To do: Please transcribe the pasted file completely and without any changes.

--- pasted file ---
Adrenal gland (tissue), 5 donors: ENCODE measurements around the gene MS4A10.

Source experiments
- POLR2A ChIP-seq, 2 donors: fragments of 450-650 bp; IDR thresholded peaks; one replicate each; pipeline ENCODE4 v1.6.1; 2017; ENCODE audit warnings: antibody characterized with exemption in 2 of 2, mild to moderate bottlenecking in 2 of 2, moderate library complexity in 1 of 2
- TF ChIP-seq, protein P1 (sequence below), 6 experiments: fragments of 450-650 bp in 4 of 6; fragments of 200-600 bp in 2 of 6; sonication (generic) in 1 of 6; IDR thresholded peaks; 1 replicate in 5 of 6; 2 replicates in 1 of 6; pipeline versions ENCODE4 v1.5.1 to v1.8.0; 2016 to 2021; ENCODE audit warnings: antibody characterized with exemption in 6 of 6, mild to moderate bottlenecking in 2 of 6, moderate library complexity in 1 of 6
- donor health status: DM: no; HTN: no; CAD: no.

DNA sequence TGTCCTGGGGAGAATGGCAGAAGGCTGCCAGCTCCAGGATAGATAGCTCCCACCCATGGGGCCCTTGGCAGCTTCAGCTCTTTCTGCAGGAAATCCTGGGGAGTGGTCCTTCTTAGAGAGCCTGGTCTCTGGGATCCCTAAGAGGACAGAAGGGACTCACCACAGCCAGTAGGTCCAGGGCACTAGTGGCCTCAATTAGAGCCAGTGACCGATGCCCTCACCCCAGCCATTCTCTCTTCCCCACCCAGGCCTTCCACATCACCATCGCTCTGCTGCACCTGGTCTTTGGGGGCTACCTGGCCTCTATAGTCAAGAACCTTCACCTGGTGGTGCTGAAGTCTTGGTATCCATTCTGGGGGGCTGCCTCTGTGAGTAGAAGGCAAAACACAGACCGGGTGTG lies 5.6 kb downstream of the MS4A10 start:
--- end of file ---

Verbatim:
Adrenal gland (tissue), 5 donors: ENCODE measurements around the gene MS4A10.

Source experiments
- POLR2A ChIP-seq, 2 donors: fragments of 450-650 bp; IDR thresholded peaks; one replicate each; pipeline ENCODE4 v1.6.1; 2017; ENCODE audit warnings: antibody characterized with exemption in 2 of 2, mild to moderate bottlenecking in 2 of 2, moderate library complexity in 1 of 2
- TF ChIP-seq, protein P1 (sequence below), 6 experiments: fragments of 450-650 bp in 4 of 6; fragments of 200-600 bp in 2 of 6; sonication (generic) in 1 of 6; IDR thresholded peaks; 1 replicate in 5 of 6; 2 replicates in 1 of 6; pipeline versions ENCODE4 v1.5.1 to v1.8.0; 2016 to 2021; ENCODE audit warnings: antibody characterized with exemption in 6 of 6, mild to moderate bottlenecking in 2 of 6, moderate library complexity in 1 of 6
- donor health status: DM: no; HTN: no; CAD: no.

DNA sequence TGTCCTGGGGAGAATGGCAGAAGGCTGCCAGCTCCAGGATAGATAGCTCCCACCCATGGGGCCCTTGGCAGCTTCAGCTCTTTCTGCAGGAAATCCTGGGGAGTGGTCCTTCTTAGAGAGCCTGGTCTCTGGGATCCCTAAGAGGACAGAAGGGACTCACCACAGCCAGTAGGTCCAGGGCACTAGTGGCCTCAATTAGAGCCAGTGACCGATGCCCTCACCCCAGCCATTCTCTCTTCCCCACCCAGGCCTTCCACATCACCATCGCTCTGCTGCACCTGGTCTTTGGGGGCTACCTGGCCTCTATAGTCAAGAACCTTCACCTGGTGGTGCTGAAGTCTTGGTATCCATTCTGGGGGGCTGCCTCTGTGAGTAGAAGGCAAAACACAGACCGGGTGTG lies 5.6 kb downstream of the MS4A10 start: